Opera with and without words, with and without voices – the London Philharmonic Orchestra’s new season began with a typically provocative piece of Vladimir Jurowski programming: an intriguing juxtaposition of the ripest Strauss and Zemlinsky affording dissatisfaction in just about equal measure but for very different reasons.
Strauss and Hofmannsthal’s fantastical operatic allegory Die Frau ohne Schatten takes the dubious and now politically very incorrect premise that no woman is whole unless fertile and all the high-flown symbolism and phantasmagorical melodrama in the world cannot disguise its skewed morality. In the absence of words and voices we are left with a shimmering celeste and glass harmonica festooned orchestral tapestry – an overload of Strauss at his most willfully exotic – but the stitch-up of “orchestral excerpts” which Jurowski presented here with such relish, whilst by no means unprecedented (I’ve heard it presented in this way before and shame on Boosey and Hawkes for once again sanctioning it), made no musical sense whatsoever. Those of us who have wallowed in the opera in spite of ourselves know and love its “best bits” – like the glorious longing of the Emperor’s aria or the solo cello’s re-echoing of his torment or the resounding percussion-laden crescendo of his petrification or the stonking final quartet – will have been content to relive them with the absent voices and context weighing heavily on our imagination, but for all the lushness and heft of the LPO’s playing, with its extra brass and offstage wind machine and thunder sheets, the joins and jump-cuts and musical non sequiturs made for an extremely expensive dog’s dinner.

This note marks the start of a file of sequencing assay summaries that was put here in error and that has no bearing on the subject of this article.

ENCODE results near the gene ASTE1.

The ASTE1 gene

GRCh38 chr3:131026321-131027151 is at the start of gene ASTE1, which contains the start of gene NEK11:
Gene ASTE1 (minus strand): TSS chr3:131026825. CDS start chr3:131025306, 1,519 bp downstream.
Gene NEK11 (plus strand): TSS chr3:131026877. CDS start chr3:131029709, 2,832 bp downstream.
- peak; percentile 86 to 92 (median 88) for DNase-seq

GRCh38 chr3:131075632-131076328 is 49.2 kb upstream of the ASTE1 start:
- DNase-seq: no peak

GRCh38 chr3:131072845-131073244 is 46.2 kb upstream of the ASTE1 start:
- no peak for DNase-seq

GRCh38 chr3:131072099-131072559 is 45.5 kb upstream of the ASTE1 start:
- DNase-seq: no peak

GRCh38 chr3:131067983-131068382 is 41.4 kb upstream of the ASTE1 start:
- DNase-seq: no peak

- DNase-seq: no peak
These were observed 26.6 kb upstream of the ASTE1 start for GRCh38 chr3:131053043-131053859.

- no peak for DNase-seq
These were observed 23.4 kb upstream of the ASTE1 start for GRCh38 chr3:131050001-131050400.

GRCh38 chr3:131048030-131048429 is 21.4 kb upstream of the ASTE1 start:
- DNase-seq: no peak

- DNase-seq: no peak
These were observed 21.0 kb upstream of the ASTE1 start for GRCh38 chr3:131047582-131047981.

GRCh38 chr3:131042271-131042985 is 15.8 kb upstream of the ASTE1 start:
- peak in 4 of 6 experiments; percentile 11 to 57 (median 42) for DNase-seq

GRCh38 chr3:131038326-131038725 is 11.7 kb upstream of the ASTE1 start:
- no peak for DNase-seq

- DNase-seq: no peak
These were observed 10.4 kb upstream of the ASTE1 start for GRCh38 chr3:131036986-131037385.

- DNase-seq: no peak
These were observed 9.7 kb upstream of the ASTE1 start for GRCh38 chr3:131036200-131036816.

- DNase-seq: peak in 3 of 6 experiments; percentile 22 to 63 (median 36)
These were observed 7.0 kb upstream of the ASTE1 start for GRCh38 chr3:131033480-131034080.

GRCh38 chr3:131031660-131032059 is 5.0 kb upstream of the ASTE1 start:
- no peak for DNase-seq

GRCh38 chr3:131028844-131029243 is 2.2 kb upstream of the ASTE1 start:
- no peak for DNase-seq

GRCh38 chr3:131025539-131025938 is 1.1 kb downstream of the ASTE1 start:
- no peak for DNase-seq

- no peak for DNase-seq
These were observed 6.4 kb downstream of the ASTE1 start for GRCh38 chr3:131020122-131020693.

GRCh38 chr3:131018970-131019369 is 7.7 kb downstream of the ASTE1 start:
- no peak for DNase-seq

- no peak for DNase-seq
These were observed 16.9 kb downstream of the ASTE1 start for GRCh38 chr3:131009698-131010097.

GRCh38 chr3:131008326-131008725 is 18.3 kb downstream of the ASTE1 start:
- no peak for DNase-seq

There was, of course, method in Jurowski’s madness and the unveiling of Zemlinsky’s rarely heard one-act opera A Florentine Tragedy after Oscar Wilde immediately revealed the close proximity and shared DNA of the two composers. The tumultuous prelude – Straussian and then some – more than hinted at a domestic scenario (as in the Strauss) given an almost cosmic dimension. But the psycho-sexual hogwash of the ensuing hour – what price love, fidelity, adultery? – was played out in music so gushingly, wearisomely, indigestibly, sensual that the big twist at the end with the husband’s aggression acting like an aphrodisiac on his sullen wife felt totally unearned. Time and again I was put in mind of Strauss’ Salome (again Wilde) rather than Die Frau, the merchant husband’s baiting of his adulterer houseguest suggesting Herod’s of his stepdaughter. And when Guido Bardi (Sergei Skorokhodov) resists the merchant’s invitation to play the lute (there is, of course, one in the orchestra – almost obligatory for that period) the parallel with Salome’s refusal to dance is more than suggested in a lurid waltz emerging from Zemlinsky’s orchestra. The soloists, not least Albert Dohmen (as the husband Simone) whose role is tantamount to an enormous monologue, fought a losing battle with the orchestra in terms of balance, only Heike Wessels (as Bianca, the wife) emerging with clarity and dramatic conviction. Jurowski plainly adores this piece and as ever I applaud his adventurous spirit as music director of the LPO that he goes the extra distance to share it with us. I just wish I could be at all grateful.